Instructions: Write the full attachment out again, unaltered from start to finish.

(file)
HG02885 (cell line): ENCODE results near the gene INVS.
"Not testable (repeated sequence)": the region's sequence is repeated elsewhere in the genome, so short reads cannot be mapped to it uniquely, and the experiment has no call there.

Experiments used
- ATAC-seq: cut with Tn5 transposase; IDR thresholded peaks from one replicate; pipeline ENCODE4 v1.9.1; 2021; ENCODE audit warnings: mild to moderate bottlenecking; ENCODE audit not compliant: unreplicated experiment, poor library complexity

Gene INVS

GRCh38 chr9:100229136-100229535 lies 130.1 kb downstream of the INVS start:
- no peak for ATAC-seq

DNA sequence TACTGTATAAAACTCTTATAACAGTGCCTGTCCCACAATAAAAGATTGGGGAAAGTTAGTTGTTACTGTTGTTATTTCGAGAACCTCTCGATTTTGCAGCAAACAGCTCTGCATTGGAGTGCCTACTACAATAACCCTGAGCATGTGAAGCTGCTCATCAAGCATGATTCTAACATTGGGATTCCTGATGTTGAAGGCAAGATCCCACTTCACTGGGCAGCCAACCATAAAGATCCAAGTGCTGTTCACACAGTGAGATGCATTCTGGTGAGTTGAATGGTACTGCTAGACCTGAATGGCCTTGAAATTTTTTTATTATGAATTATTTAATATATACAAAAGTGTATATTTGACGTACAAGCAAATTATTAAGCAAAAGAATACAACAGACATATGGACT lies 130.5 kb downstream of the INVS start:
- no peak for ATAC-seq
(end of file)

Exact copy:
HG02885 (cell line): ENCODE results near the gene INVS.
"Not testable (repeated sequence)": the region's sequence is repeated elsewhere in the genome, so short reads cannot be mapped to it uniquely, and the experiment has no call there.

Experiments used
- ATAC-seq: cut with Tn5 transposase; IDR thresholded peaks from one replicate; pipeline ENCODE4 v1.9.1; 2021; ENCODE audit warnings: mild to moderate bottlenecking; ENCODE audit not compliant: unreplicated experiment, poor library complexity

Gene INVS

GRCh38 chr9:100229136-100229535 lies 130.1 kb downstream of the INVS start:
- no peak for ATAC-seq

DNA sequence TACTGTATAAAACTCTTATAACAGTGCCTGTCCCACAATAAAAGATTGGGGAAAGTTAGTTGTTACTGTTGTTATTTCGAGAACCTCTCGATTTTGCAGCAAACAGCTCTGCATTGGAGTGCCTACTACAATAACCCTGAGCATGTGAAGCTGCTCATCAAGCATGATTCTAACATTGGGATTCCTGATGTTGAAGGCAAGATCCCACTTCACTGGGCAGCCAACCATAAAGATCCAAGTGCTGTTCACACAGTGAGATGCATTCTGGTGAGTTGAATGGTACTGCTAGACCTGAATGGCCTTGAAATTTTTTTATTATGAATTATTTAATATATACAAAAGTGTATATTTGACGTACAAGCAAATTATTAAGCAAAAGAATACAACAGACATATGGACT lies 130.5 kb downstream of the INVS start:
- no peak for ATAC-seq